Quantitation of EGFR and internal reference gene (18s rRNA) was carried out using an EvaGreen dye-based method in Hot Tag EvaGreen quantitative PCR (qPCR) master mix (Vivantis, Malaysia). Real-time PCR was carried out by a Rotor Gene 3000 from Corbett Research. PCR reactions were prepared in a final volume of 20 μL, with a final concentration of 1 Χ Hot Tag EvaGreen qPCR master mix and cDNA. The Cycle conditions were: 95°C for 15 min, followed by 40 cycles at 95°C (15 s), 62°C (30 s) and 72°C for 20 s. Each measurement was performed in triplicate and the threshold cycle (CT), the fractional cycle number at which the amount of amplified target reached a fixed threshold, was determined. [16] A standard curve for EGFR and internal reference gene was included for assay validation. In addition, a melting curve analysis was performed for the EvaGreen assay. To compare the RNA expression of target genes among different specimens, normalization based on internal reference gene expression was performed and the averages of the normalized CT values (ΔCT) were calculated as described before. [17] Relative messenger RNA (mRNA) expression of a target gene within a specimen was calculated as 2−ΔΔCT , where ΔCT = CT (target gene) - CT (internal reference gene). This calculation assumes that all PCR reactions are working with 100% efficiency. All PCR efficiencies were measured and found to be >98%; therefore, this assumption introduces minimal error into the calculations. [17] qPCR products was sent to South Korea by Gene Fanavaran company and were sequenced by ABI (capillary system) 3730 XL, USA. Triplicate experiments were performed and results are presented as mean ΁ standard error. The t-test and one-way ANOVA was used to calculate the statistical significance between groups. P <0.05 was considered to be significant. All statistical analysis was carried out using SPSS 13.0 (SPSS Inc., Chicago, IL, USA). The number of included samples was supervised by a pathologist. The colorectal cancer tissue samples were signed the informed consent.


[Figure 1] shows the RNA yield and we obtained an average of 250 μg (49.7-596.6 μg) of RNA, with OD260/280 ratios from 1.8 to 2. FFPE tissue RNA extraction is difficult due to RNA is heavily degraded, nucleic acids are cross-linked to proteins and base modifications are introduced during the fixation process. [15],[18],[19] So most of the FFPE tissue RNA extracted was smeary. PCR was carried out to ensure the correct synthesis of cDNA for 18s rRNA and EGFR genes [Figure 2]. [Figure 2] shows a dedicated band of desired size and no additional bands. qPCR efficiency rates for 18s rRNA and EGFR genes were equal 1 (with R2 value of 0.98 and 0.99 respectively) [Figure 3]a and b. [Figure 3] shows the melting peaks for qPCR products with EGFR and 18a rRNA genes. Due to EvaGreen dye binds to double stranded DNA in a sequence-independent way, non-specific amplification should be avoided for reliable real-time PCR quantification. Non-specific PCR products are usually ruled out by melting peak analysis. The melting process of double-stranded DNA causes a sharp reduction in the fluorescence signal around the melting temperature (Tm) of the PCR product. [20] Single and sharply defined melting curves with narrow peaks were obtained for PCR products of the analyzed genes. The results showed single and sharp curves with narrow peaks in PCR products. EGFR gene expression analysis was performed on 15 corresponding metastatic tumors and normal colorectal cancer tissue. We then calculated relative amounts of EGFR, mRNA in relation to 18s rRNA as a housekeeping gene in FFPE tumor tissue and compared the results with those from the corresponding FFPE control tissue [Figure 4] and [Figure 5]. There was a significant difference in the prevalence of EGFR expression between patients and control (P < 0.05). The results showed EGFR gene over expression in 80% of the patients (12/15). EGFR gene over expression was calculated using the livac (2−ΔΔCT ) formula and there was 2.46 times higher in patients compared with control. There was no significant difference in the prevalence of EGFR expression with gender between patients and control (P > 0.05). The DNA sequencing analysis showed that EGFR and 18s rRNA was amplified [Figure 6]. Aligned sequences in gene bank showed 97% and 96% similarity for 18s rRNA and EGFR genes respectively.{Figure 1}{Figure 2}{Figure 3}{Figure 4}{Figure 5}{Figure 6}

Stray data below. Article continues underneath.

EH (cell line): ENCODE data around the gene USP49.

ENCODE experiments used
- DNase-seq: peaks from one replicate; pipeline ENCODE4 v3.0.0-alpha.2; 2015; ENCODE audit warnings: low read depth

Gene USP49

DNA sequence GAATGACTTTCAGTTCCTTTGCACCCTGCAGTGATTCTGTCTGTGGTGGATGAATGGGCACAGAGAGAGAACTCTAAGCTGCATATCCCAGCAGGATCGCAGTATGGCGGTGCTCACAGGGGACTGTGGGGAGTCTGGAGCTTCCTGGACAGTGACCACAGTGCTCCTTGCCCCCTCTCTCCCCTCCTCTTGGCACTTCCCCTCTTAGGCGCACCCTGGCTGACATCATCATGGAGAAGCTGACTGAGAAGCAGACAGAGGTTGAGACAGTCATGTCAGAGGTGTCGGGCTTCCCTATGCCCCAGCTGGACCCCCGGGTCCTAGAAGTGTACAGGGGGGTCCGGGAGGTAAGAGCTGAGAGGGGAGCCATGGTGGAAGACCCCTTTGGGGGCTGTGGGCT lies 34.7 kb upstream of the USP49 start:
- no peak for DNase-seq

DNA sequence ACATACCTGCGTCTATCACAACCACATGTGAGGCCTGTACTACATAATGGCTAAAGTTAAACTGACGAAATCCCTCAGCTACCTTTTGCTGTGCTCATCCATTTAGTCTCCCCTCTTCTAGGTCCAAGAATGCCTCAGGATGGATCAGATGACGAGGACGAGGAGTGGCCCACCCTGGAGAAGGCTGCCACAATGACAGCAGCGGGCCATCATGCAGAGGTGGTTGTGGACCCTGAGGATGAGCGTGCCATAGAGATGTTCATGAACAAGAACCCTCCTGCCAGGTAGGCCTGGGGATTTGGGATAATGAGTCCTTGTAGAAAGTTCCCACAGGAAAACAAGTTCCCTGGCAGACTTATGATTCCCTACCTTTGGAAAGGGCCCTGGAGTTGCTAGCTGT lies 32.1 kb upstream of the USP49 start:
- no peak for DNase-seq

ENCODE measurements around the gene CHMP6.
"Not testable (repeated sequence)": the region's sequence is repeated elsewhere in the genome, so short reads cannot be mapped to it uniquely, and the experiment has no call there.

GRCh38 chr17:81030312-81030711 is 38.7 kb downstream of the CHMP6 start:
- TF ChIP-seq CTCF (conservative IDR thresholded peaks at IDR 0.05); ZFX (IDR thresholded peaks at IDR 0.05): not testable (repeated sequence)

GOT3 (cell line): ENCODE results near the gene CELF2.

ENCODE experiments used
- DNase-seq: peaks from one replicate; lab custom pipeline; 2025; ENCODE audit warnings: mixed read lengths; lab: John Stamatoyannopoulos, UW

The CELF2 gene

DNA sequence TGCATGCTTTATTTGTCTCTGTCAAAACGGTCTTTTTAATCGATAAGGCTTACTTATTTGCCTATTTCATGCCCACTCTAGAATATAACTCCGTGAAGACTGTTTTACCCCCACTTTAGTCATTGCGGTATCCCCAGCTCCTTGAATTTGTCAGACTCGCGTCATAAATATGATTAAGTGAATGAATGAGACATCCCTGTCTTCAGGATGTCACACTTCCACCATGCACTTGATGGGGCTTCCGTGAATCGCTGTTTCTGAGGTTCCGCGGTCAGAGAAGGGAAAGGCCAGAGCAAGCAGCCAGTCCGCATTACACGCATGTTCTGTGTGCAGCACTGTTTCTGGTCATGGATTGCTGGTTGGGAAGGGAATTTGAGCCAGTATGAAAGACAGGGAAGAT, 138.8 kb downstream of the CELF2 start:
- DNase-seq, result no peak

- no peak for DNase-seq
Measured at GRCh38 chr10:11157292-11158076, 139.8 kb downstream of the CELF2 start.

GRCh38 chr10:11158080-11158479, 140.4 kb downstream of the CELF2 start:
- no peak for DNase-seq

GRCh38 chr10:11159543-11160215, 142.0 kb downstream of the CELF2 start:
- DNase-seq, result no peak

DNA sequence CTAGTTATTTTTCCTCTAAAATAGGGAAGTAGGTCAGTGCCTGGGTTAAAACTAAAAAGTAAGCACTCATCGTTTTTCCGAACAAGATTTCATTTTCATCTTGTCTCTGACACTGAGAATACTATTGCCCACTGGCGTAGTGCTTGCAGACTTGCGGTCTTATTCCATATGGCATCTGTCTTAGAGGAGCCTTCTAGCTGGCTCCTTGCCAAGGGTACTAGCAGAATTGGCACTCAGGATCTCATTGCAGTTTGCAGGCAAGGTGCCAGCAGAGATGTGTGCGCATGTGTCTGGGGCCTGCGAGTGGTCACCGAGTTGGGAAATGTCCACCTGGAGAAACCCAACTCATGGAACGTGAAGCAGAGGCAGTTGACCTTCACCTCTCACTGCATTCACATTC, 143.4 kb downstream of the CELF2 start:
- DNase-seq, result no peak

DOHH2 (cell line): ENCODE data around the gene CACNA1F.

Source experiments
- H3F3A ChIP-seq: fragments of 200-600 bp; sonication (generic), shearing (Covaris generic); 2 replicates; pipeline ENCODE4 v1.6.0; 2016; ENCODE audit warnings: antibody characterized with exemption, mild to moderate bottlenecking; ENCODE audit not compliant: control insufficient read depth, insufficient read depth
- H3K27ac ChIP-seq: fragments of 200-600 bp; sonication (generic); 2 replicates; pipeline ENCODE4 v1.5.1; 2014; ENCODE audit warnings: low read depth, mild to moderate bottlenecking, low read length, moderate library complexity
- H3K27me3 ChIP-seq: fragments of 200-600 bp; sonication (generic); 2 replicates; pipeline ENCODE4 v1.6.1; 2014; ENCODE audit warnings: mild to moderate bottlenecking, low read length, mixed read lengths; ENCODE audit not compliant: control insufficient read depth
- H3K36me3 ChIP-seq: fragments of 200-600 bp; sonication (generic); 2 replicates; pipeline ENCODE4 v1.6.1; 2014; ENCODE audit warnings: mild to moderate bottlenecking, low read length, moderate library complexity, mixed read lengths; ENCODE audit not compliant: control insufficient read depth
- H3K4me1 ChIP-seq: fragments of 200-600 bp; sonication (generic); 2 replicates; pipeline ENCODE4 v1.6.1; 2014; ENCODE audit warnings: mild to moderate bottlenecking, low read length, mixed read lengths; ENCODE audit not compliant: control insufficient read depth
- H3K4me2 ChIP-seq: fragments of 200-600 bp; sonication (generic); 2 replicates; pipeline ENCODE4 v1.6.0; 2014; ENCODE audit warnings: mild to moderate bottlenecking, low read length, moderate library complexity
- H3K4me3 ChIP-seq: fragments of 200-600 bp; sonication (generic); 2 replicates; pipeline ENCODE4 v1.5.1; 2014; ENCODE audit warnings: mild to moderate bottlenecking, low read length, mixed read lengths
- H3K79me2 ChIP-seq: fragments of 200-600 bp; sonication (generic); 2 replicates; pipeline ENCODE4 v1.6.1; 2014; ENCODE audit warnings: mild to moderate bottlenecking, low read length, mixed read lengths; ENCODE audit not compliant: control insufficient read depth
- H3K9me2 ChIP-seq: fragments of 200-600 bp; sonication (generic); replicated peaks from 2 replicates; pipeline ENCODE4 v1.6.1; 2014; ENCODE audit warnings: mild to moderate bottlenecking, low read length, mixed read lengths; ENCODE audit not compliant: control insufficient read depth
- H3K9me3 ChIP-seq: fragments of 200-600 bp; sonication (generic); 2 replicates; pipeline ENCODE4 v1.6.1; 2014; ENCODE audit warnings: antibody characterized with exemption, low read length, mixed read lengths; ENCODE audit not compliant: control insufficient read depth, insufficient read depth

In this research study, EGFR gene over expression in FFPE colorectal cancer tumor tissue by RT-qPCR was showed. Our results are agreed with Azuma et al. [21] They assessed a total of 45 cases of metastatic colorectal cancer (mCRC) by laser capture micro dissection/real-time RT-PCR technology and showed EGFR gene over expression in 95.6% of patients (43/45) but did not find EGFRvIII gene expression in mCRC. In contrast, Larysz et al. [22] showed EGFR gene over expression in brain gliomas by qPCR. The EGFR belongs to the ErbB family of receptor tyrosine kinases. [23] This gene located on small arms of chromosome 7. EGFR mediates signaling by activating the mitogen activated protein kinase or MAPK and phosphatidylinositide 3-kinases or PI3K signaling cascades. [24] The expression of this gene is more frequent in black patients suggesting that some genetic factors may affect its expression. [25] EGFR is now recognized as an important target for investigation because of the prognostic significance of its expression in a wide variety of tumors and its possible implication for selective therapies. A positive correlation between EGFR status and many human carcinomas has been shown. [26] One of the major goals of translational research is the identification of molecular markers that could predict the biological behavior of individual tumors and guide treatment strategies. [27] In recent years, interest has grown in understanding the relationship between the biological characteristics of cancer and the association of these characteristics with the clinical outcomes of the disease. [28] Several distinct mechanisms, which can be quantitative (over expression of an unaltered product) or qualitative (production of a modified product), have been described for the conversion of proto-oncogenes to active oncogenes. Quantitative forms of oncogene activation include multiplication (gene amplification) or translocation to an active chromatin domain that brings a growth-regulatory gene under the control of a different promoter, causing inappropriate expression of the gene. Qualitative forms include either point mutations or the production of a novel product from a chimeric gene. [29] Over the last decade, much interest has been focused on the EGFR signaling network because of its role in tumor development and aggressiveness. Although EGFR mutations are rare events in colorectal cancer, aberrant activation of the EGFR signaling network frequently occurs through alterations of downstream elements in the signaling cascade as well as aberrant activation of the EGFR signaling network can also result from the over expression of HER family members. [27] In vitro studies have shown that EGFR can regulate differential sensitivity to different classes of chemotherapy agents. [30] EGFR inhibitors have been used to block EGFR activity and thereby, increase the radio sensitivity of tumor cells. [28] In order to identify patients need to be treated with anti-EGFR, the status of these genes in tumor samples be examined. Therefore, an accurate and repeatable method for the determination of EGFR gene expression is required. Since, there have been few reports demonstrating mRNA expression of EGFR, there is as yet no consensus on the importance of measuring mRNA as a biomarker. [21] Unfortunately, we did not access to the patients' files treatments and for this reason do not know which drugs patients used in order to discuss about that. This is the first report of EGFR gene over expression in colorectal cancer patients in Iran and further study is needed to find principle and mechanism of the EGFR gene activation and up regulation.